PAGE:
Pass the Hummus, Hold the Kreplach – ‘Israeli Cuisine’

In Search of Israeli Cuisine

Dir. Roger Sherman, USA, 2016

In case you didn’t know, the food in Israel can be good, very good. In Search of Israeli Cuisine, directed by Roger Sherman, takes you from table to table and kitchen to kitchen in Israel and the West Bank. The mission is to determine whether there is such a thing as Israeli cuisine. Before it gets anywhere close to that question, it will make you hungry.

 

I envy anyone who has an excuse to be paid to make a film about food. But as to whether there is such a thing as Israeli cuisine – I think they mean Israeli food – I think of Duke Ellington’s view on music. If it sounds good, Ellington said, it is good, whatever you call it.

In case you haven’t already guessed, the obvious answer is, “who cares if it’s really Israeli cuisine, as long as it tastes good?”

Roger Sherman’s doc eats its way through Israel and the Occupied West Bank with the chef Michael Solomonov, who had an Israeli restaurant in Philadelphia at the time. Now he has an additional Israeli stand, Dizengoff, selling hummus at Chelsea Market in New York. He loves Israel almost as much as he loves food, maybe more. As earnest as the film may be much of the time, you get the sense that there must be an Israeli cuisine. Isn’t that what Solomonov is serving to his customers

But is it really Israeli, and not just an agglomeration or melting pot of immigrant traditions and Palestinian food, which is itself a mix of Turkish and Arab flavors, with some hints of Armenian and Greek thrown in?

Here comes the pretext for a whirlwind history, from the age-old spices to recipes arriving by ship with starving refugees. A food tradition from starving survivors. How’s that for a paradox?

We are reminded that Israelis were too poor for decades to go to restaurants, that kibbutz culture was austere (but the food was fresh at least), and that Ashkenazy hegemony meant that the strong seasonings and non-European flavors of North Africa and the Middle East were viewed disparagingly. Arab food faced the same derision. Maybe that’s why Sherman doesn’t notice that schnitzel is served almost everywhere in Tel Aviv, with mashed potatoes, even in the summer.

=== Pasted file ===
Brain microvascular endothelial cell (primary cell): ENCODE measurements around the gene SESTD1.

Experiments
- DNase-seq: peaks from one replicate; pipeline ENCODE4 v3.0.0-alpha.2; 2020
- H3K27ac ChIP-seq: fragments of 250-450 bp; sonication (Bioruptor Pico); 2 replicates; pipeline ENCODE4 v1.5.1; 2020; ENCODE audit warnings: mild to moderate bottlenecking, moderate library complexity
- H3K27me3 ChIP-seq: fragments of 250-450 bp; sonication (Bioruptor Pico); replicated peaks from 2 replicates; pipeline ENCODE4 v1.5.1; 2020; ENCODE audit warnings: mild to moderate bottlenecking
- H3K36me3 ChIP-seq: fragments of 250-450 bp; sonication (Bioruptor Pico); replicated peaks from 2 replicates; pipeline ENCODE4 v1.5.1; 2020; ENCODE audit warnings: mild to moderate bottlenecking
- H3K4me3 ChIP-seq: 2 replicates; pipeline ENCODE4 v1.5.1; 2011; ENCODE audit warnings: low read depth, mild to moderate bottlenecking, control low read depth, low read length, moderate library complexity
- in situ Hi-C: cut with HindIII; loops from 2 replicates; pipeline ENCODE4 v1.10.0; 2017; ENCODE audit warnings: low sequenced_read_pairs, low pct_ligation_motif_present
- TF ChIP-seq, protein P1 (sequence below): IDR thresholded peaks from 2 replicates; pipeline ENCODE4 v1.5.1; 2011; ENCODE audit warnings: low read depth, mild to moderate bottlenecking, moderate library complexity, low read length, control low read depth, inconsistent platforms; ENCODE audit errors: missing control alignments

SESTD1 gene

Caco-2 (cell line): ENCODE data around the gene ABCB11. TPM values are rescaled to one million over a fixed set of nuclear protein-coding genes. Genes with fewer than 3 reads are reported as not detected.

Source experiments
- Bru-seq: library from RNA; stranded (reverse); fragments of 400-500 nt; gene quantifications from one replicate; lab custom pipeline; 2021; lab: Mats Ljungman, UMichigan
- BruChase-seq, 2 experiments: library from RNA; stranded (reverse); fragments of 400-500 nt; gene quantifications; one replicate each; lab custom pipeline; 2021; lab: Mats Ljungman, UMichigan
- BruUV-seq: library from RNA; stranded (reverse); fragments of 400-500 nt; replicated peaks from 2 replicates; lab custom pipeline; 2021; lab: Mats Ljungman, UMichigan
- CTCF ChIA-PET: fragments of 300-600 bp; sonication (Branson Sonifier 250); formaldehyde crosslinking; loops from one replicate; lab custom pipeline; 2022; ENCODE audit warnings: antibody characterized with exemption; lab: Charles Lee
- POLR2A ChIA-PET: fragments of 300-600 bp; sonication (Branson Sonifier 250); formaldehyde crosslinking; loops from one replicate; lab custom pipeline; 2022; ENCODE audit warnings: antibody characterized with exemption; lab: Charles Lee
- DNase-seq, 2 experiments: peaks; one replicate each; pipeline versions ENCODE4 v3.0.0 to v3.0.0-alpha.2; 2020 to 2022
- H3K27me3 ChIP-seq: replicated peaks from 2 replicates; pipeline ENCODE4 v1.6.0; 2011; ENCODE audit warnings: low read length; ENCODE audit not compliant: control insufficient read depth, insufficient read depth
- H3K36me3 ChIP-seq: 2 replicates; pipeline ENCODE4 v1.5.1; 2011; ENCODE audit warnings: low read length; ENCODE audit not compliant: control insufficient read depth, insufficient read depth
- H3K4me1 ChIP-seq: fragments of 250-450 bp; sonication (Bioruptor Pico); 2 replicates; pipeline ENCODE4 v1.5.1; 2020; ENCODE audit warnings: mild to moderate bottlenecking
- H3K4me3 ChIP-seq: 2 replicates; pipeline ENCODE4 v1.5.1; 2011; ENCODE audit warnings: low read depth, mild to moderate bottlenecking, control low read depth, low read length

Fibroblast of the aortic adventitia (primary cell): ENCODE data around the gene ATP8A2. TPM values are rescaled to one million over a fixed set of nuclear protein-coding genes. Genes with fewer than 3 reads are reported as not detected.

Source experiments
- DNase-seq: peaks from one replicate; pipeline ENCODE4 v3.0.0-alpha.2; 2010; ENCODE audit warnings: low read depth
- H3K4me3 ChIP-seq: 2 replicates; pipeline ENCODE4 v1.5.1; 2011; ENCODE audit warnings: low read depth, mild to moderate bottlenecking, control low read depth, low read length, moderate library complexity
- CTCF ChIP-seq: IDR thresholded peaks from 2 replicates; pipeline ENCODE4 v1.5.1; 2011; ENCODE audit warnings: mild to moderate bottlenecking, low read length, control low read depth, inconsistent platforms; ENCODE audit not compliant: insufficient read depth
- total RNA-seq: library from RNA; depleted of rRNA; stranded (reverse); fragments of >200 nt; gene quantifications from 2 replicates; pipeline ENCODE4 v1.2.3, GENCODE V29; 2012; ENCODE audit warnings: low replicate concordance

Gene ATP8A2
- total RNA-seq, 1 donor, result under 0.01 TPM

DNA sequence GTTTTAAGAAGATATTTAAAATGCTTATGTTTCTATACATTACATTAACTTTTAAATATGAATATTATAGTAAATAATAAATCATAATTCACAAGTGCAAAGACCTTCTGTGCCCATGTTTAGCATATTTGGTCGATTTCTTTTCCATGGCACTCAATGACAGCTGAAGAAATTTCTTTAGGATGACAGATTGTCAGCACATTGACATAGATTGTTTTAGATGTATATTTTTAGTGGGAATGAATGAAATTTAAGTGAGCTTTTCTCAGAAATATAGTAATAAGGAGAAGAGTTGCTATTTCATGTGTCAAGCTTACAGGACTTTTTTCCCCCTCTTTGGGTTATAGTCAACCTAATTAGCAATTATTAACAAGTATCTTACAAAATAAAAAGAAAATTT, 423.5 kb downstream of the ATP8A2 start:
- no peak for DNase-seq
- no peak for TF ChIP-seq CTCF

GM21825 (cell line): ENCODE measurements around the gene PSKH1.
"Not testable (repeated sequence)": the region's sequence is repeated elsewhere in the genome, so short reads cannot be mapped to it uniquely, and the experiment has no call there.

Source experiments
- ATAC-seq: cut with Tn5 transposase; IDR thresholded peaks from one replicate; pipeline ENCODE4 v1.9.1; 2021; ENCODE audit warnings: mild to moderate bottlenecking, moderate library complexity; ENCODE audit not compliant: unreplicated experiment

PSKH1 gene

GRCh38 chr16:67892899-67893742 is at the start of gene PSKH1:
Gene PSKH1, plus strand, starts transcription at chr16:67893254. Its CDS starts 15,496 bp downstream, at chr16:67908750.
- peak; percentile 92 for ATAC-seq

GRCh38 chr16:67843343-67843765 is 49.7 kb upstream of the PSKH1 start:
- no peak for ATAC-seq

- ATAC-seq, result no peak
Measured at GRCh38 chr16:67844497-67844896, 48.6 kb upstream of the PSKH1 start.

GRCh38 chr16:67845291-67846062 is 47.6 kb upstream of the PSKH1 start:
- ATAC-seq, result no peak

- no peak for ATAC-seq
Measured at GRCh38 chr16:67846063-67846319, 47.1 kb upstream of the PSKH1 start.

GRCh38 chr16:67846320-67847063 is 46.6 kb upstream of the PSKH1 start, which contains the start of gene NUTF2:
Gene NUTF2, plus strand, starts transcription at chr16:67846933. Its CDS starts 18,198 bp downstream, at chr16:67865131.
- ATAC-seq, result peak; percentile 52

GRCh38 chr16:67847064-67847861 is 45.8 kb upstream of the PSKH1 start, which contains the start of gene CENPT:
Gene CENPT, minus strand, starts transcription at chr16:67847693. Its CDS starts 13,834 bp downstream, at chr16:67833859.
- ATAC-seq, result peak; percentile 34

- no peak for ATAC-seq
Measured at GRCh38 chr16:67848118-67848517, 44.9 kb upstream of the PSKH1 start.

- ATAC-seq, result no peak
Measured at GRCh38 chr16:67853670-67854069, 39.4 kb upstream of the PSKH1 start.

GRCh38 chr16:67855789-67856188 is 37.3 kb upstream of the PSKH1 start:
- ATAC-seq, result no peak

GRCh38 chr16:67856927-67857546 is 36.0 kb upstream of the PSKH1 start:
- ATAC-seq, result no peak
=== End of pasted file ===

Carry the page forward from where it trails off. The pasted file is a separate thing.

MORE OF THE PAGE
Attitudes evolved gradually, which is the subject of this doc, in which cooks take you into the kitchen to sample their cooking, much of which came from someone’s grandmother, as so much good food does.

Israelis who once were ashamed of those “Oriental” foods now make those dishes and teach other to make them with pride. Solomonov certainly doesn’t mind sampling them.  Nor would you.

Let’s be clear. There was certainly food in Palestine before it became Israel. Palestinians remind you of this as they cook for Solomonov, with ingredients that are new to Israeli cooks who seem to be discovering them for the first time. But it’s also true that some Israelis, along with Arabs and Druze, have turned that food into a restaurant culture that never existed before. I need only think of the Druze restaurant owner in Haifa who asked me to wrote about his place on Trip Adviser.

But beware. If you visit Israeli today, you’ll encounter a parallel fusion of consumerized food – from mediocre brew pubs, to awful Asian restaurants and to bad versions of every cuisine that crosses borders. As always, there’s more than one truth about Israel. Use this film as a guide, and you’ll have a head start. Just ignore the proprietary attitude that so many Israelis have about hummus.

And now the question is – why is the food on El Al so bad, and why are the portions so small?

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